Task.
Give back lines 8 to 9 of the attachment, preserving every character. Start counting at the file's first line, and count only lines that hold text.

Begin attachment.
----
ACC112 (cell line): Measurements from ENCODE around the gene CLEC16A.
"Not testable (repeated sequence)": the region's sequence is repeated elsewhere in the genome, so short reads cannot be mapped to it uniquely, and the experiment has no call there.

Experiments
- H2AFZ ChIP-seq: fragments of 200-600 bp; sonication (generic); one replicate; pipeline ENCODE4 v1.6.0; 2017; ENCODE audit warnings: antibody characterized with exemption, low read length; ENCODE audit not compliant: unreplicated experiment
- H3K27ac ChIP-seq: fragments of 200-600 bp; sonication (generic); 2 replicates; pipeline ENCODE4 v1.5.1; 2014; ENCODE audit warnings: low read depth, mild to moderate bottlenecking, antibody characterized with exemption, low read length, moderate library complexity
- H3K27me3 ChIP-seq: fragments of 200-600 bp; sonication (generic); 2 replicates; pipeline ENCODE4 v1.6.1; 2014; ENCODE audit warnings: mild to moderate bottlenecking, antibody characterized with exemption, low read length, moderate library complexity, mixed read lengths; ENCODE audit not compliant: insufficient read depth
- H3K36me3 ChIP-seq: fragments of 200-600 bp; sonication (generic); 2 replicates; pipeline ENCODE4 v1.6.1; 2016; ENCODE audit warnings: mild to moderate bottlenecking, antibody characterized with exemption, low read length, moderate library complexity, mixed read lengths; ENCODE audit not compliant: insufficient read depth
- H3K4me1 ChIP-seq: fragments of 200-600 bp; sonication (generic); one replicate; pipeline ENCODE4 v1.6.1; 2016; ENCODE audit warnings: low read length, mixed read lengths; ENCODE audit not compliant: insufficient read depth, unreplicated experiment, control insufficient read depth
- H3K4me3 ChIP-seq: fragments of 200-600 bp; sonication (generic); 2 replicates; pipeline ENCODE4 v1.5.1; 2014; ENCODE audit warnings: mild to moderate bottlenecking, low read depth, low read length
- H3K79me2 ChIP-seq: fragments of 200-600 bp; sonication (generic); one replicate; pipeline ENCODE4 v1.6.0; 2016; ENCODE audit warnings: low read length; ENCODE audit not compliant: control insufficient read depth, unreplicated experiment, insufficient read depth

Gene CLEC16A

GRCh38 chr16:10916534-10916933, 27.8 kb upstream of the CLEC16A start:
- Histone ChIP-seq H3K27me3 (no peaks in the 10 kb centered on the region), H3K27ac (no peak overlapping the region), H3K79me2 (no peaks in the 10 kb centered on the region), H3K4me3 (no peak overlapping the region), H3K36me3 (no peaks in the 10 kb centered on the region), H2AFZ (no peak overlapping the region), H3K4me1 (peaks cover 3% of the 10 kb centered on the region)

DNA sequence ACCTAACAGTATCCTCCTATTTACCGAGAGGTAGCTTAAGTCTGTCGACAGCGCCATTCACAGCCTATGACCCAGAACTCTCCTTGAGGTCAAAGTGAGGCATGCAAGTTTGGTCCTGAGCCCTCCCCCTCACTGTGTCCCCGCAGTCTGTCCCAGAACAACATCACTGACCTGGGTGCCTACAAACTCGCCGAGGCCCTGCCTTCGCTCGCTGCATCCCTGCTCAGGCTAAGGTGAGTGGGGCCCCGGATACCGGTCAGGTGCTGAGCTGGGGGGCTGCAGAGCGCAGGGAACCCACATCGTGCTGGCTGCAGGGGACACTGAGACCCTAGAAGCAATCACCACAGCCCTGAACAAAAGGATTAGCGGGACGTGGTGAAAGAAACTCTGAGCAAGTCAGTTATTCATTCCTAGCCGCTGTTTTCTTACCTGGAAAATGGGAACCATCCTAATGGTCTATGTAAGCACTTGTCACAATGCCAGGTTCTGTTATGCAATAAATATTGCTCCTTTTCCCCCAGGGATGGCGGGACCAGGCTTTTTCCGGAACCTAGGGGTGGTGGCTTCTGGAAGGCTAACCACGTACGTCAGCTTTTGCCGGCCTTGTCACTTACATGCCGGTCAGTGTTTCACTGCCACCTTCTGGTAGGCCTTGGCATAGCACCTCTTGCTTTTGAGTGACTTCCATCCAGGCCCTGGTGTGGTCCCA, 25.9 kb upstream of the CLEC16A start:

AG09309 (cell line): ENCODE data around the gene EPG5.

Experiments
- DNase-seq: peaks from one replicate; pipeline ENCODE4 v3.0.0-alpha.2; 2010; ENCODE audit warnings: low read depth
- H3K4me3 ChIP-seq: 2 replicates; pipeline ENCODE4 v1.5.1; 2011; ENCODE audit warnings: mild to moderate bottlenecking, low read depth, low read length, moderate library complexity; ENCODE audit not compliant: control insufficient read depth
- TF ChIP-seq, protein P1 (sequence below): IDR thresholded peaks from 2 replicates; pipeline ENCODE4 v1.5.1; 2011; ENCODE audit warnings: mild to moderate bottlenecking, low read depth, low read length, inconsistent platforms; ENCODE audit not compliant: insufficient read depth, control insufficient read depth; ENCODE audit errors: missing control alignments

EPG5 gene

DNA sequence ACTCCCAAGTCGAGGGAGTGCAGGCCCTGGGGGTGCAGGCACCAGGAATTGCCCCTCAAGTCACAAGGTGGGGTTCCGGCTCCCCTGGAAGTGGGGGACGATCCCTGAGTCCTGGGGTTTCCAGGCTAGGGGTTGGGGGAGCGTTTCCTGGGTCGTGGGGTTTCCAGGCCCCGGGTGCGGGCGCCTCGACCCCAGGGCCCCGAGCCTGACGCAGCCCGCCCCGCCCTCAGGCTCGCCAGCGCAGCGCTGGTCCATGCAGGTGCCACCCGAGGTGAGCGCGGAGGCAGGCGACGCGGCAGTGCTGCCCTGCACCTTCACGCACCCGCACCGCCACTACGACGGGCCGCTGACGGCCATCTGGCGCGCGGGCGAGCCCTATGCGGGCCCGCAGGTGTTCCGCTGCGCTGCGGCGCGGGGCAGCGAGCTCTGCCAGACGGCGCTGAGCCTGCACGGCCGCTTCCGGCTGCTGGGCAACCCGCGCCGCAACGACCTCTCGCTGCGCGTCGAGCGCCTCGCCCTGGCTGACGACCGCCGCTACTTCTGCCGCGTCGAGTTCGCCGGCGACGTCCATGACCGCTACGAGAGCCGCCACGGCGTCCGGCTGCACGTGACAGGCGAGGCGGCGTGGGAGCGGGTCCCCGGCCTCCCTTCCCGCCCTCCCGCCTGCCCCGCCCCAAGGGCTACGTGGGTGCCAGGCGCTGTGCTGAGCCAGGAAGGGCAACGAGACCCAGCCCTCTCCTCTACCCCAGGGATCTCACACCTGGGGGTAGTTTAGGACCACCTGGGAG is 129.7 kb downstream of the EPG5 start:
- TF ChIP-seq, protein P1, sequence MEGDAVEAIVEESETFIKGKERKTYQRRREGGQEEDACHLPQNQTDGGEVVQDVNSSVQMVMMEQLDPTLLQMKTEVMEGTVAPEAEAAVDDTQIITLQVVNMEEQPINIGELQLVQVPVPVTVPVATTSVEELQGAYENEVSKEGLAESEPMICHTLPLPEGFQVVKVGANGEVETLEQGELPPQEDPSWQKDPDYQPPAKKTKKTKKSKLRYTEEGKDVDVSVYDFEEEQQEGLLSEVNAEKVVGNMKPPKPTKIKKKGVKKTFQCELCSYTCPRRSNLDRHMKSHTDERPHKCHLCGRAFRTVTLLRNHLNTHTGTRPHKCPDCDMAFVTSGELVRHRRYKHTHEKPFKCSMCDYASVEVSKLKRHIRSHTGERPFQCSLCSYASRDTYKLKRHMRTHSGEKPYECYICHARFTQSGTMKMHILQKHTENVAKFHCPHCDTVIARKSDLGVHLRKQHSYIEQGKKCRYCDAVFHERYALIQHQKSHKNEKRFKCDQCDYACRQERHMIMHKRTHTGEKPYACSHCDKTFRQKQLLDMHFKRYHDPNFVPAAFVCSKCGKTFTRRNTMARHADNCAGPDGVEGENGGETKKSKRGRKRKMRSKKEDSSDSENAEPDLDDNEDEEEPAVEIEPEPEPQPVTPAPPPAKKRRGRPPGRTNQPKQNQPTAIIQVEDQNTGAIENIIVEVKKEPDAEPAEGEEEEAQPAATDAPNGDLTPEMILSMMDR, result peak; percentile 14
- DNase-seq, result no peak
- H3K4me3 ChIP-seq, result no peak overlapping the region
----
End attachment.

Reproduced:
- H3K4me1 ChIP-seq: fragments of 200-600 bp; sonication (generic); one replicate; pipeline ENCODE4 v1.6.1; 2016; ENCODE audit warnings: low read length, mixed read lengths; ENCODE audit not compliant: insufficient read depth, unreplicated experiment, control insufficient read depth
- H3K4me3 ChIP-seq: fragments of 200-600 bp; sonication (generic); 2 replicates; pipeline ENCODE4 v1.5.1; 2014; ENCODE audit warnings: mild to moderate bottlenecking, low read depth, low read length